How to Prove Adultery
Adultery is the most difficult to prove of the fault-based grounds. Today, very few divorces are actually granted on adultery because (1) its hard to prove, and (2) the vast majority of cases settle before trial.
But how do you actually go about proving adultery? You've heard that it's difficult, and that the standard of proof is very high, but what does that mean? For practical purposes, what would you have to do? These are all good questions.
First, let's start with the definition of adultery. Adultery is defined in the statute. Adultery is defined as, "[a]ny person, being married, voluntarily having sexual intercourse with any person not his or her spouse."
Adultery is about SEX. By the statute, sex is vaginal, oral, or anal intercourse. That's it. Nothing else matters. Not kissing, not hand-holding, not "I love yous." Adultery is all about the actual physical act of having sex. You'll have to prove that sex either occurred, or that there was such an opportunity for it to occur that there is little doubt in the mind of the judge that it probably did occur.
It's easy to get the divorce filed on adultery, because you just need reasonable belief that the adultery occurred in order to file. You won't have to prove the adultery until the trial. Typically, in a complaint, we'll allege the initials of the paramour, the date the adultery occurred, and the location where we believe it occurred. This will get us in the door.
In order to prove adultery at trial, you must provide strict, satisfactory, and conclusive evidence that adultery occurred, and you must have a witness to corroborate this testimony. In most cases, we use private investigators in adultery cases, because they are the best corroborating witnesses. Of course, this is risky, because private investigators are not very favorably looked upon by judges, but a private investigator is uniquely positioned to get the kind of evidence you'd need to prove adultery.
Sometimes it happens that private investigators get the actual act of sex recorded, but more often we're able to prove that opportunity for adultery occurred. We do this by having the private investigator "stake out" his house, the paramour's house, a hotel, or other location where the two of them are staying. He photographs or videos them going in, watches the exits, makes sure no one leaves during the night, and then (ideally) catches them leaving together again the next morning. This is typically enough proof.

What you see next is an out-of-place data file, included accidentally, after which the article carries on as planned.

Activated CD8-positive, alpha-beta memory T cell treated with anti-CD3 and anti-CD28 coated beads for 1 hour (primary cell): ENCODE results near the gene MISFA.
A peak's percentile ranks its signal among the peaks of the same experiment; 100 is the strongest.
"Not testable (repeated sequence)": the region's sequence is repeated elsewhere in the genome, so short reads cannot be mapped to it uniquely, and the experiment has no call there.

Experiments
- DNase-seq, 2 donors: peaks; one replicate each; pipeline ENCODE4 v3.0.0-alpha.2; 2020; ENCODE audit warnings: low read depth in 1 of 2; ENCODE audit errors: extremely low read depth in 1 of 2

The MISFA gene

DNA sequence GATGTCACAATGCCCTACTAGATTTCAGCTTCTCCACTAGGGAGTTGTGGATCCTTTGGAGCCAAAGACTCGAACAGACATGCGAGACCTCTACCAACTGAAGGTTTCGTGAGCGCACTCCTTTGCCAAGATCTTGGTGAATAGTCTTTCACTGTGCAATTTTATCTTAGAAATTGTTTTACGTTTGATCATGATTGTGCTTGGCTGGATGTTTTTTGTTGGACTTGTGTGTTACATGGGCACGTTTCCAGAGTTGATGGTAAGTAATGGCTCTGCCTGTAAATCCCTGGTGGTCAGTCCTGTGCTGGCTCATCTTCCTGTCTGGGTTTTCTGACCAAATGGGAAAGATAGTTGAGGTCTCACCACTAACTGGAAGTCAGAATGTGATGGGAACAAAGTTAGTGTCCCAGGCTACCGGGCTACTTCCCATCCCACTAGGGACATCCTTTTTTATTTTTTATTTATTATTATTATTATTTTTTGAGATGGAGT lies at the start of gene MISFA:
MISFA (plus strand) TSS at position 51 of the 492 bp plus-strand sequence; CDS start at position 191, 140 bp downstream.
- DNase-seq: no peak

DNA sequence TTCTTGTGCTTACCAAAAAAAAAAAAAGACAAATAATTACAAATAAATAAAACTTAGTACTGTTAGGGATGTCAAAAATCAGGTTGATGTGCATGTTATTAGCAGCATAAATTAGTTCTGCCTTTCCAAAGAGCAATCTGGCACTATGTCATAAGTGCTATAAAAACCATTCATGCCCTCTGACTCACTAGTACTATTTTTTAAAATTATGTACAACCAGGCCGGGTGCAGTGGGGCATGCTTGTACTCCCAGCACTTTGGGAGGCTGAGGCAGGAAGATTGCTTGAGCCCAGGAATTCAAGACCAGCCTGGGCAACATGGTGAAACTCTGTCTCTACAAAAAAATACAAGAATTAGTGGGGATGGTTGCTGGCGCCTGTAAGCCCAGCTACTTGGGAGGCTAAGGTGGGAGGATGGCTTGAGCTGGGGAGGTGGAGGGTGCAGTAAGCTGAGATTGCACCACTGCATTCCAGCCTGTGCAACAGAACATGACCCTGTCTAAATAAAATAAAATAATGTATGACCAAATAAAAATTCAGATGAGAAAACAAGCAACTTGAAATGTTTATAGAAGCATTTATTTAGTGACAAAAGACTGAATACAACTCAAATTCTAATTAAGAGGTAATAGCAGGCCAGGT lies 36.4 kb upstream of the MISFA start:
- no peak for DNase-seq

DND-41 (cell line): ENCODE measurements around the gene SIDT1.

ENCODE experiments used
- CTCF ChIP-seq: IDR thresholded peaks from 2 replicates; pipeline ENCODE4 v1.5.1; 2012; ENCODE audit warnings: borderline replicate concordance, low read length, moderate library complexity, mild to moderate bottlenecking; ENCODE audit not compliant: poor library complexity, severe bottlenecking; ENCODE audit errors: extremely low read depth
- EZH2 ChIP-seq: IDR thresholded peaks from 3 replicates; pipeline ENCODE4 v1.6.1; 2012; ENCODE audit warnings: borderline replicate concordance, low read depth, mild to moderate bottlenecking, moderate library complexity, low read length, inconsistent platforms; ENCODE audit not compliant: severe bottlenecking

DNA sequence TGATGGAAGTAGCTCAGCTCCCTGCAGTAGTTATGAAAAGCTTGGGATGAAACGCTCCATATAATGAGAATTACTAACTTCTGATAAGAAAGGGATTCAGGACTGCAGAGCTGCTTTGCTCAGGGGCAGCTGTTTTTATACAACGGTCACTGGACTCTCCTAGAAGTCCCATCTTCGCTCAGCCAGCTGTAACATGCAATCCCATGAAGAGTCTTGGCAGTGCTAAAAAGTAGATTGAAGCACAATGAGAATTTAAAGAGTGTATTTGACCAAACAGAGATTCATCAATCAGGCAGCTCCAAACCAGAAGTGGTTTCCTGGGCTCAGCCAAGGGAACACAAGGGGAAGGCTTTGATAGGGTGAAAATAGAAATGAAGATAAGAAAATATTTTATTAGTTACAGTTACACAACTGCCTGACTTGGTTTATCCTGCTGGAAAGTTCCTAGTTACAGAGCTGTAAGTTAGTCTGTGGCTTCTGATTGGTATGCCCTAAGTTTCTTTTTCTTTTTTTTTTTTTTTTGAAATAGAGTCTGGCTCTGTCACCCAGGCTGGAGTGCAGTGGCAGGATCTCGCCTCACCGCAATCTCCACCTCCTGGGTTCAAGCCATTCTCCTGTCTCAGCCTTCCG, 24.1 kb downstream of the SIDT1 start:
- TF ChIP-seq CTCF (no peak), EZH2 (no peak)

As you can probably guess, it is expensive to hire a private investigator. It's also time consuming. Though adultery does qualify you for an "immediate" divorce in Virginia, there are a lot of steps that go into the process from the moment that the complaint is filed until your final decree of divorce is entered. Usually, before a court will let you schedule a full trial, there are procedural barriers in place–like pre-trial and judicial settlement conferences–all designed to help the parties come to an agreement and settle their own affairs before trial.
Trial is considered a last resort, only reserved for parties who absolutely cannot reach a solution on their own. It's also generally less than desirable, because you're giving all the power to the man in the black robe who, though wise and well-respected, knows the absolute least about the situation of any person in the room.
If the judge isn't convinced by your evidence or your private investigator, you'll have to content yourself with a no fault divorce anyway.